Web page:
But Do They Make Good Pillows?

MP900308953Eleven years ago, my old-school editor Joe and I presented our hottest item to our production team: an “interactive edition” textbook that included a CD-ROM with both audio and video content.  [To get what a big deal this was at the time, note that my cubicle was full of floppy disks containing backed-up files from my Gateway computer, stemmed from the belief that everything electronic would crash on January 1, 2000.]  When the discussion turned to the new concept of e-books, where students and instructors could access content on the web with a special code, Joe complained, “Why can’t books just be books?”  He then half-convinced me that by 2010, publishers would be extinct because books would be made “for computers.” He resigned eight months later.

Joe wasn’t entirely off base.  Today, customers walking into Borders are confronted with displays for Kobo, Cruz, Sony and Franklin e-readers before reaching any bookshelves.  After Christmas, a co-worker showing off her prized new Kindle bragged that it can even be read upside-down. So can books, if that’s what you’re into. According to their commercials, Kindles are also great for people who love having dogs lick their books while they’re reading.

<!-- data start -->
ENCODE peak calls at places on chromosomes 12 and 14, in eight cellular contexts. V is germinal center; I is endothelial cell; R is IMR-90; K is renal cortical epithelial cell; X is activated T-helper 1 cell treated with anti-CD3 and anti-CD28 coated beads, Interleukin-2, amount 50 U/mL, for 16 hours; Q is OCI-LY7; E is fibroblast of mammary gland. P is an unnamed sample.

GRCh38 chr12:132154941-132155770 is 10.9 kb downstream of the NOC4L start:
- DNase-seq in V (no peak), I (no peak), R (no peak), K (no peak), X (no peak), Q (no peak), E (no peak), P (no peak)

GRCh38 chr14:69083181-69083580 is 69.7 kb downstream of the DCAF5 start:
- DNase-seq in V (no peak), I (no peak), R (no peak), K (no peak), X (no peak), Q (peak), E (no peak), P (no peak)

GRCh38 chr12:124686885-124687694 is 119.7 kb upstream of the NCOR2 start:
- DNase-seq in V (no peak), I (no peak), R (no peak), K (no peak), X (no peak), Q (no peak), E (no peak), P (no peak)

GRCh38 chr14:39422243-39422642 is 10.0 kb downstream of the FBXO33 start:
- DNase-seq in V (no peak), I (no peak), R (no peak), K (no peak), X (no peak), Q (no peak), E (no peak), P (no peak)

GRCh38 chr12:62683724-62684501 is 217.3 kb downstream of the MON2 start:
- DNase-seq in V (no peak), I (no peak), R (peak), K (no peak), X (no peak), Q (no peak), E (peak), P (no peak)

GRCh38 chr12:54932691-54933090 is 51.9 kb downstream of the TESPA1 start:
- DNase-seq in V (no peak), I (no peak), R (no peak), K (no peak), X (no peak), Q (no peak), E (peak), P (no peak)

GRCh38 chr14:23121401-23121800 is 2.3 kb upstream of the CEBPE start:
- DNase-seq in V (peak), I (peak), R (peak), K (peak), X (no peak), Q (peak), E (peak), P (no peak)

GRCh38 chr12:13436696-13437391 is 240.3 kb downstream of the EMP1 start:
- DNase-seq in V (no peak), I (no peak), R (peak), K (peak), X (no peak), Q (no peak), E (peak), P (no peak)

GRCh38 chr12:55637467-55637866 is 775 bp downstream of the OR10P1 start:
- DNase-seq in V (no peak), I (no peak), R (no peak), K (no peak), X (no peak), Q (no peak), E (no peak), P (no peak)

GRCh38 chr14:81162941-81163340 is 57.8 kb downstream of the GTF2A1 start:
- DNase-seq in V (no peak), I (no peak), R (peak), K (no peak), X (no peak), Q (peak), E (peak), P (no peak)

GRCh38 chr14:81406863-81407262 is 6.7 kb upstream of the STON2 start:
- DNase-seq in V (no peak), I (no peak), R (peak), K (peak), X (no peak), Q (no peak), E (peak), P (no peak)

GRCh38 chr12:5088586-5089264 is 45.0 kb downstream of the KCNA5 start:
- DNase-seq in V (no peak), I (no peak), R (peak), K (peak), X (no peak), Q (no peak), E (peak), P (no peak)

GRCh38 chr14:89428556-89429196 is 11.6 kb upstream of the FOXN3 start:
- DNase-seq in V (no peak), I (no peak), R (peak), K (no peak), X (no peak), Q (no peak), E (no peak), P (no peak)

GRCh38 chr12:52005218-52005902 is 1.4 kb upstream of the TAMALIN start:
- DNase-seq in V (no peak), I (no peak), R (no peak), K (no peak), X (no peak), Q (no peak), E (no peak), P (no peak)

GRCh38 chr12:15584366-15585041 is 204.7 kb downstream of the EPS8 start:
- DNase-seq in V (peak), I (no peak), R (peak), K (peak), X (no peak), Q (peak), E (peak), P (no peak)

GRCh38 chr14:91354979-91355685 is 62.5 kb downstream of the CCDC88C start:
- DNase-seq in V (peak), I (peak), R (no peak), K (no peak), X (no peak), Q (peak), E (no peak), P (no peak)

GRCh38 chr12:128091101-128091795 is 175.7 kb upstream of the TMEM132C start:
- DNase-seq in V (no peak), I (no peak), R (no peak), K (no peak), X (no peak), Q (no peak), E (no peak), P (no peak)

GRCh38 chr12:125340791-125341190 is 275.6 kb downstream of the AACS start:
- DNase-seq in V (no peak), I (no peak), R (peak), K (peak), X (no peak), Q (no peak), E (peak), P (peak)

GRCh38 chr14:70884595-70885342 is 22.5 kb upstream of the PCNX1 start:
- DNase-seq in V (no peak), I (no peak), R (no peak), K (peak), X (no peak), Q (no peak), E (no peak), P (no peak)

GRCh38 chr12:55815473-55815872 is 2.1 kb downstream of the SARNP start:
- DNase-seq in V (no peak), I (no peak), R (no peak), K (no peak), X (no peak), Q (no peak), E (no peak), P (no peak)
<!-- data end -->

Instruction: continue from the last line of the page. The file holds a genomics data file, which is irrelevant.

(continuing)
An environmental columnist declared e-readers more earth-friendly than printed books, although libraries were still his favorite option (which is great, as I’m at the Providence branch weekly scouring for new stuff).  Publishers know it’s normal for several people to share a book, whether through a library or circulating a favorite copy amongst friends. However, they’re banking on most people paying for the content. If it’s sold via an e-reader or website, so be it.